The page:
When you think of going into labor, you probably imagine your water breaking and contractions starting.

But, labor is actually a process that may begin weeks before delivery and doesn’t end until the afterbirth, according to the National Institutes of Health (NIH).

Stage 1: The onset of contractions
Stage 2: You begin pushing
Stage 3: Sometimes referred to as the placental stage, this begins with the actual birth and ends once you have delivered the placenta and afterbirth

Okay, That Seems Obvious. What About False Labor?

It’s common for women to feel minor contractions before labor really starts, according to the NIH. These contractions are called Braxton Hicks and are a sign of false labor. False labor can happen anywhere from a month to a day before you give birth. The closer you get to your due date, the harder it may be to tell false labor from the real thing.

  • Contractions are usually irregular in duration, frequency and intensity
  • Contractions don’t intensify with time
  • Contractions may stop if you rest or change positions

The NIH recommends you take a warm bath and drink lots of fluids to ease discomfort during false labor.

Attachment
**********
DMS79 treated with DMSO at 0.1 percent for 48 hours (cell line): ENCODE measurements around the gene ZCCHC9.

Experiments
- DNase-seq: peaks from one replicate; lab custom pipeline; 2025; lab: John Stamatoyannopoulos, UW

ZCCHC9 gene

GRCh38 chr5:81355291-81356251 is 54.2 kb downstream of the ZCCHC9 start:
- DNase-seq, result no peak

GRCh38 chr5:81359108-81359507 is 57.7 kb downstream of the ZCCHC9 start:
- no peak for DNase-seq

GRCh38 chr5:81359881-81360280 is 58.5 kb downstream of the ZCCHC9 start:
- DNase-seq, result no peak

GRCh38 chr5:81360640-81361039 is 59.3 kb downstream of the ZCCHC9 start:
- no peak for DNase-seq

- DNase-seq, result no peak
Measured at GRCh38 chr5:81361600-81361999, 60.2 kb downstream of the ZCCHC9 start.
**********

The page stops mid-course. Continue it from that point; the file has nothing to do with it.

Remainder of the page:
So What are Real Contractions Like?

  • True contractions feel like menstrual cramps or an ache in your lower back
  • They are regular and predictably patterned (i.e. they occur every # minutes)
  • They increase in duration, frequency and intensity as time goes by
  • You’ll feel them first in your lower back and then they’ll move around to the front (or visa versa)
  • They do not go away if you shift your body position

Source: American Pregnancy Association

How do I Know if I’m Going Into Labor?

Maybe you’re getting closer to your due date, but remember that date is not an exact prediction of when you will deliver. You may go into labor anywhere between 2 weeks before and 2 weeks after your due date.

The American Pregnancy Association (APA) shares a number of signs that your labor is approaching:

Your baby drops lower into your pelvis. While this may relieve the pressure on your diaphragm—making breathing easier—it can also mean feeling more pressure on your bladder.

Your water breaks. Contrary to popular belief, only 1 out of every 10 women experiences a true gush of fluid when their water breaks.

The fluid should be clear and odorless. If it’s not, let your doctor know.

You suddenly have burst of energy—despite how exhausted you’ve been. Try not to feed into the temptation to become overly active. Your body needs rest and strength for the upcoming labor and delivery.

You have consistent contractions. They may occur as far apart as every 20 to 30 minutes in the beginning. Then they’ll come more frequently. The APA recommends you contact your doctor when your contractions are 5 minutes apart.

Instead of waiting for your contractions to come naturally and for your water to break on its own, your doctor might decide it’s better to induce labor.

Here are 3 reasons why your doctor might induce labor:

  • Your water has broken, but labor hasn’t begun on its own
  • There is not enough amniotic fluid
  • You’ve developed high blood pressure

You have health problems, such as kidney disease